Evil Deeds

A forensic psychologist on anger, madness and destructive behavior.

Scrooge's Spiritual Redemption: How the Unconscious Heals

Pay close attention to your dreams this Christmas eve.
Jenna Baddeley
This post is a response to The Therapists of Christmas Past, Present, and Future by Jenna Baddeley

A Christmas Carol is probably my favorite holiday film, and there have been many versions made based on the 1843 Dickens novel. Indeed, there is a brand new movie (2009) starring Jim Carrey as Mr. Scrooge which I haven't yet seen. Just the other night I caught one with George C. Scott doing a fine acting job as Ebenezer Scrooge, but the earlier films are truly classic. Scrooge is reminiscent of something I've been writing about here recently in my own blog: Post-traumatic Embitterment Disorder.

Following traumatic losses as a boy (his mother died bringing him into the world) and abandonment by his bereaved father, lonely young Ebenezer later takes a fatal decision to walk away from the woman he loves and who loves him, choosing instead a life devoted to materialism and making money. He turns into a wealthy, successful but bitter old man, alone and alienated from intimate relationships, friends and family. His is a deeply cynical, embittered, defensive posture driven by underlying anger, rage, resentment and severe narcissistic wounding. In Jungian terms, we could say that his unconscious Self starts speaking to him on that cold and lonely Christmas Eve via his dreams. Dreams, as Freud found, are the via regia or regal road to the unconscious, and can be understood as forms of communication from the unconscious. The unconscious, as Jung pointed out, is always compensatory to the conscious attitude. So it is high time for Scrooge to change himself and his embittered attitude toward life, to become the man he was meant to be. His vivid and very real nightmares--with their harrowing visitations and visions of his childhood, current life, and inevitable mortality--show him the way. But it is still clearly his decision, his existential choice, as to heeding their insight, dire warnings and healing wisdom or not.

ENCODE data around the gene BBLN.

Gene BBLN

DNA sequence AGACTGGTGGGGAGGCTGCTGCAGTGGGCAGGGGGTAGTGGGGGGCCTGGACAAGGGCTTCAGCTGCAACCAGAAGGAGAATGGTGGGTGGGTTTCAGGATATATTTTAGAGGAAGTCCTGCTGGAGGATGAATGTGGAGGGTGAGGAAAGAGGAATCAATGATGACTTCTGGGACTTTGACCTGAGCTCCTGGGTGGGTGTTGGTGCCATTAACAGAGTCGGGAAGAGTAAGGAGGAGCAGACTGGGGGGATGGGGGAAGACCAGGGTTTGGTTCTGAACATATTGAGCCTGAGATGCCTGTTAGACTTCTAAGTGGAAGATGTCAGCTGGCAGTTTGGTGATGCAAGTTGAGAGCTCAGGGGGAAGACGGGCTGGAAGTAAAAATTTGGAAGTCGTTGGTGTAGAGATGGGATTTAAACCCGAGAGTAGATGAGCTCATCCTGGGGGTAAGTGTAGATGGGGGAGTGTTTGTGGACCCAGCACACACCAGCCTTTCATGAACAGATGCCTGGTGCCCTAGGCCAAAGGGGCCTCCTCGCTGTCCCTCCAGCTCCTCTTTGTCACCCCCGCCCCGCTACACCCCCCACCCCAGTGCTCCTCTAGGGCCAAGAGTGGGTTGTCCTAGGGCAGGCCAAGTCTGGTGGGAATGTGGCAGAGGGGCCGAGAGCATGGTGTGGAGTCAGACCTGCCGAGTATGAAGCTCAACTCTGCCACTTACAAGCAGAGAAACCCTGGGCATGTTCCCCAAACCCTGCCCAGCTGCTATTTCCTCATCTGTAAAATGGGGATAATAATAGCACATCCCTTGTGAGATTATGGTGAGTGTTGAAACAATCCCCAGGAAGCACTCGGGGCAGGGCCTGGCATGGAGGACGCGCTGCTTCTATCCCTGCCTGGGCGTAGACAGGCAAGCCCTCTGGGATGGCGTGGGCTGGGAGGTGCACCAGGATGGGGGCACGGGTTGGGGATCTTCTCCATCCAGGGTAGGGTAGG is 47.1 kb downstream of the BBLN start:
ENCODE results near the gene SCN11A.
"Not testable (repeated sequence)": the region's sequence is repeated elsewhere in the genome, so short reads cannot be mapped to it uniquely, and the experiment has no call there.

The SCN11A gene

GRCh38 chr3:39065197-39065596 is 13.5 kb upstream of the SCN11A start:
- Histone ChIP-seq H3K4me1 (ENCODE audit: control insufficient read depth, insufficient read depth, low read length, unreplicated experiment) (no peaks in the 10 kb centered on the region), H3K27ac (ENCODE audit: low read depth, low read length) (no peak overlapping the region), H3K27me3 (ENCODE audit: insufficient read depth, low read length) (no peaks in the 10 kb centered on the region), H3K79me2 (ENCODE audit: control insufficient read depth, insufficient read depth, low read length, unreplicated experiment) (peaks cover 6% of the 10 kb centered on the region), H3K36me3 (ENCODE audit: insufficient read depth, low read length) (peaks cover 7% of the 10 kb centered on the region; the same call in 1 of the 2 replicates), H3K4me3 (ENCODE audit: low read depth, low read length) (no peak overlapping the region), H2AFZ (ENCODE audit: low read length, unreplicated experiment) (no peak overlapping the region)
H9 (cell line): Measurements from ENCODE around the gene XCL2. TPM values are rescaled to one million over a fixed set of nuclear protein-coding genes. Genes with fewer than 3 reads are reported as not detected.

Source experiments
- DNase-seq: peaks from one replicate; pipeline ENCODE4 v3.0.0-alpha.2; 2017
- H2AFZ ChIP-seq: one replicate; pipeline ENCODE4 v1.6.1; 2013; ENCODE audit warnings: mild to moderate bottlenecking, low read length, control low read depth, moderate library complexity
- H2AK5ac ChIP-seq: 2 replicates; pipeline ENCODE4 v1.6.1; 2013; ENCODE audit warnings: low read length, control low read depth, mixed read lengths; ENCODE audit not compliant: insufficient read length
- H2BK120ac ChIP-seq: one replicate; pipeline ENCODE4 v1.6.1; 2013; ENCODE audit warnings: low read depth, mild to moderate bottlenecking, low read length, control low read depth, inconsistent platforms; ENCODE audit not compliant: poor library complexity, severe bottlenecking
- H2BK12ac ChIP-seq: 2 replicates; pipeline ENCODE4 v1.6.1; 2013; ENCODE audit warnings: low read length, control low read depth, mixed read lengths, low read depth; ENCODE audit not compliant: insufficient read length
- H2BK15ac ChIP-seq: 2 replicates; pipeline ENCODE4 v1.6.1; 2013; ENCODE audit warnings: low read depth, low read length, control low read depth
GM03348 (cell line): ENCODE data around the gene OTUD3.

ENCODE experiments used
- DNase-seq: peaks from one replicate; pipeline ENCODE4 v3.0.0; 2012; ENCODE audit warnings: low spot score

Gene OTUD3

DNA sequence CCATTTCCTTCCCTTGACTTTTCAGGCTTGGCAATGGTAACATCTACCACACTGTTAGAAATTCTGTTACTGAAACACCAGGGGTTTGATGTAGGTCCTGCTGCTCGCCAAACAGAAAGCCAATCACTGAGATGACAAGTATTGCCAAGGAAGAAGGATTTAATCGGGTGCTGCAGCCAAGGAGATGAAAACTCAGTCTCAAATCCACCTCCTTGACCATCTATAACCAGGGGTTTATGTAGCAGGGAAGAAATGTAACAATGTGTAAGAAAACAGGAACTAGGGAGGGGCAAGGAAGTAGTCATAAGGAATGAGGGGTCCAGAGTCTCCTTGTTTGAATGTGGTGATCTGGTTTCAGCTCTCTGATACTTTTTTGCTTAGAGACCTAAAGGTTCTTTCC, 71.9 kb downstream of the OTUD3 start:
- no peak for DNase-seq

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This is very similar to what happens during the course of psychotherapy for some patients, though the process and time-frame typically tends to be somewhat longer. Nonetheless, suddenly life-altering epiphanies can and do happen both in therapy and without. Scrooge, materialist that he was, at first dismisses his dreams as merely the meaningless product of a bit of undigested meat. But he later becomes convinced of the reality of these dreams and their profound spiritual and psychological significance. So in that one life-changing night, the old Scrooge dies and is reborn on Christmas day. Scrooge is transformed--and the story suggests this change was permanent--from embittered, stingy, hard-core materialistic misanthrope to a loving, generous and much happier man. And all thanks to the healing powers of the unconscious!!

A Merry Christmas and Happy New Year to All, and God Bless Us Every One.

Stephen Diamond, Ph.D., is a clinical and forensic psychologist in LA and the author of Anger, Madness, and the Daimonic: The Psychological Genesis of Violence, Evil, and Creativity.

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